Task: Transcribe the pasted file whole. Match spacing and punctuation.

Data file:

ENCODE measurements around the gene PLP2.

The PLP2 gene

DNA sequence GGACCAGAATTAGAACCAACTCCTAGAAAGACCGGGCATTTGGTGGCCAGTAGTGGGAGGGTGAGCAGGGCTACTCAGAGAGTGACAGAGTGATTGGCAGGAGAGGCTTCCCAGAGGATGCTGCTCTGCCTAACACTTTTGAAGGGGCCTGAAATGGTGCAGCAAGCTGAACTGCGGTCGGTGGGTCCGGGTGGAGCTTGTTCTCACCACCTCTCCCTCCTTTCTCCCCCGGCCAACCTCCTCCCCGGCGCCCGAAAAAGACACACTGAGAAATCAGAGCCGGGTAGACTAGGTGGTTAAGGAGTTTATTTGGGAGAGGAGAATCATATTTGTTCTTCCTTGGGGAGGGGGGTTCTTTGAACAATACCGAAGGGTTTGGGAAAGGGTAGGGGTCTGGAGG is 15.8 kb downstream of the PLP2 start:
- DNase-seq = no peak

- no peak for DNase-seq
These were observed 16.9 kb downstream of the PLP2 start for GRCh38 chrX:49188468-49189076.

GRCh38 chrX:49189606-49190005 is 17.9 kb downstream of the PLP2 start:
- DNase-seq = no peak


ENCODE measurements around the gene PLP2.

The PLP2 gene

DNA sequence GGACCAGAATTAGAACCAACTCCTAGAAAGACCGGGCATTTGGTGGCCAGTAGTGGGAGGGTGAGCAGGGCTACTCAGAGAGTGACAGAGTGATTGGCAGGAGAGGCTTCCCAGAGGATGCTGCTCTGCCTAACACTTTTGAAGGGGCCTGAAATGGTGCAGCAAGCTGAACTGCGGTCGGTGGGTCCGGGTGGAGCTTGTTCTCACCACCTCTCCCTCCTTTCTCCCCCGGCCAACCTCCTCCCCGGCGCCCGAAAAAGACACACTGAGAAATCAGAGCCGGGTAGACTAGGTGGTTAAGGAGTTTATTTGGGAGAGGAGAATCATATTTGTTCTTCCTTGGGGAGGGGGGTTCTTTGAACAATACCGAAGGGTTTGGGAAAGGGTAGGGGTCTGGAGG is 15.8 kb downstream of the PLP2 start:
- DNase-seq = no peak

- no peak for DNase-seq
These were observed 16.9 kb downstream of the PLP2 start for GRCh38 chrX:49188468-49189076.

GRCh38 chrX:49189606-49190005 is 17.9 kb downstream of the PLP2 start:
- DNase-seq = no peak